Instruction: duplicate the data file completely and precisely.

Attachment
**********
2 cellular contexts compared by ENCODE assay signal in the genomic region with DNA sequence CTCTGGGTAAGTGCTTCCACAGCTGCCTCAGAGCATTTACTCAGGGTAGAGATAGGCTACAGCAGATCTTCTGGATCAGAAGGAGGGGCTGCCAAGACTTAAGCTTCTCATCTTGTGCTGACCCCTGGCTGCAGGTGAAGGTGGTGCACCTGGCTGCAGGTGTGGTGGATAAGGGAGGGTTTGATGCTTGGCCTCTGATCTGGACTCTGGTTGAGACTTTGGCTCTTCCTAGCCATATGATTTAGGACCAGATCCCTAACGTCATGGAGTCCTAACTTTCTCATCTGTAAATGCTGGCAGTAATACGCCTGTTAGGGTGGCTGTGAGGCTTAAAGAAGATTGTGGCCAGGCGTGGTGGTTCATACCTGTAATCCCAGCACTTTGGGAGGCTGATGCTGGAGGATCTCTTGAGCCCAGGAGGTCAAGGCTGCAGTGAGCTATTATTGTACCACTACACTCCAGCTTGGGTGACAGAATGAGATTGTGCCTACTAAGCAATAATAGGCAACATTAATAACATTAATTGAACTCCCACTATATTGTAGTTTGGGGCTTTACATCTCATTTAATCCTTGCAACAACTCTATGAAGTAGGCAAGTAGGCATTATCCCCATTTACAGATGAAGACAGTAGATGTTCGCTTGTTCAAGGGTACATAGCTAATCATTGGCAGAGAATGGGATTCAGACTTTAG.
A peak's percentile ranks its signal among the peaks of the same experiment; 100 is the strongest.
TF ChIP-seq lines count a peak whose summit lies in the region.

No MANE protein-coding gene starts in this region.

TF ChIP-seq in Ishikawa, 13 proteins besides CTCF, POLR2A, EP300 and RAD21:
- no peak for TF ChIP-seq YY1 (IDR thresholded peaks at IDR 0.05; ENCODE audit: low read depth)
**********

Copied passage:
2 cellular contexts compared by ENCODE assay signal in the genomic region with DNA sequence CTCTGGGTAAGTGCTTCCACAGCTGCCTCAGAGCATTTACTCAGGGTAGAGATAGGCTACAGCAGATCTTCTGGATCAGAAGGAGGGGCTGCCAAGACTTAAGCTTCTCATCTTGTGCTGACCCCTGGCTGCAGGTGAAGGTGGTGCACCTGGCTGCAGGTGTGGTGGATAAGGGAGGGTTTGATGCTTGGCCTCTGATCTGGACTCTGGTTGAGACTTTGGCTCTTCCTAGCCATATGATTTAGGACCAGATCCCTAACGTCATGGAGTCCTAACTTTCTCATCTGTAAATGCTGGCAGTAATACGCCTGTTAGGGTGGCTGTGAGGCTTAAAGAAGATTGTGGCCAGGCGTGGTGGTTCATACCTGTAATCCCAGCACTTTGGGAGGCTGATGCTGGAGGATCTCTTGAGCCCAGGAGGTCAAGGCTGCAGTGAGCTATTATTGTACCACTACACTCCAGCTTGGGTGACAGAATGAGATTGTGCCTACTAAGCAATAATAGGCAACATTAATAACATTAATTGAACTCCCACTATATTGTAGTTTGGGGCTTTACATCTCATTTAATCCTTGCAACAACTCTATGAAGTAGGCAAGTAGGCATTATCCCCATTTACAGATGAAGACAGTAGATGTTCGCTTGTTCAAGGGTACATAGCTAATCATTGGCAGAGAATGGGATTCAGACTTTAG.
A peak's percentile ranks its signal among the peaks of the same experiment; 100 is the strongest.
TF ChIP-seq lines count a peak whose summit lies in the region.

No MANE protein-coding gene starts in this region.

TF ChIP-seq in Ishikawa, 13 proteins besides CTCF, POLR2A, EP300 and RAD21:
- no peak for TF ChIP-seq YY1 (IDR thresholded peaks at IDR 0.05; ENCODE audit: low read depth)